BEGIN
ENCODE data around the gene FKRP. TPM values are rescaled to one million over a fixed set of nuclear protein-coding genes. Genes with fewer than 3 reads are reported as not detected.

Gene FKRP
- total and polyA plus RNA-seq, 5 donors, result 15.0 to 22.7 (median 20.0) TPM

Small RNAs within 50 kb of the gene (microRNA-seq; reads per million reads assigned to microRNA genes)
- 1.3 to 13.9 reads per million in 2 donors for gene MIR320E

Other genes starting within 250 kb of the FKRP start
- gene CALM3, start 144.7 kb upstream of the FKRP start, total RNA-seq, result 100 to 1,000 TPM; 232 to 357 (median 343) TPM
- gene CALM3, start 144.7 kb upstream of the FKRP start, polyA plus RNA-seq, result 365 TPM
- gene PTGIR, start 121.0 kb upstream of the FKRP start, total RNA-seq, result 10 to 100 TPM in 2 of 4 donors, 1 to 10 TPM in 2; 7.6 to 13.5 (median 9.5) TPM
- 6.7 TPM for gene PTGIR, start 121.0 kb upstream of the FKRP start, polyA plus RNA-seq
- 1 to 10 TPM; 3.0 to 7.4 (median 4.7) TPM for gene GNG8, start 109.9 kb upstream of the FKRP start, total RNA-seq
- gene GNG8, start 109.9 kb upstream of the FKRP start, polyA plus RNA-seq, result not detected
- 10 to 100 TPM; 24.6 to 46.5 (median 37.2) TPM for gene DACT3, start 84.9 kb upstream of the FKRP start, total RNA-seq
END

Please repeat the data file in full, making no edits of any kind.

ENCODE data around the gene FKRP. TPM values are rescaled to one million over a fixed set of nuclear protein-coding genes. Genes with fewer than 3 reads are reported as not detected.

Gene FKRP
- total and polyA plus RNA-seq, 5 donors, result 15.0 to 22.7 (median 20.0) TPM

Small RNAs within 50 kb of the gene (microRNA-seq; reads per million reads assigned to microRNA genes)
- 1.3 to 13.9 reads per million in 2 donors for gene MIR320E

Other genes starting within 250 kb of the FKRP start
- gene CALM3, start 144.7 kb upstream of the FKRP start, total RNA-seq, result 100 to 1,000 TPM; 232 to 357 (median 343) TPM
- gene CALM3, start 144.7 kb upstream of the FKRP start, polyA plus RNA-seq, result 365 TPM
- gene PTGIR, start 121.0 kb upstream of the FKRP start, total RNA-seq, result 10 to 100 TPM in 2 of 4 donors, 1 to 10 TPM in 2; 7.6 to 13.5 (median 9.5) TPM
- 6.7 TPM for gene PTGIR, start 121.0 kb upstream of the FKRP start, polyA plus RNA-seq
- 1 to 10 TPM; 3.0 to 7.4 (median 4.7) TPM for gene GNG8, start 109.9 kb upstream of the FKRP start, total RNA-seq
- gene GNG8, start 109.9 kb upstream of the FKRP start, polyA plus RNA-seq, result not detected
- 10 to 100 TPM; 24.6 to 46.5 (median 37.2) TPM for gene DACT3, start 84.9 kb upstream of the FKRP start, total RNA-seq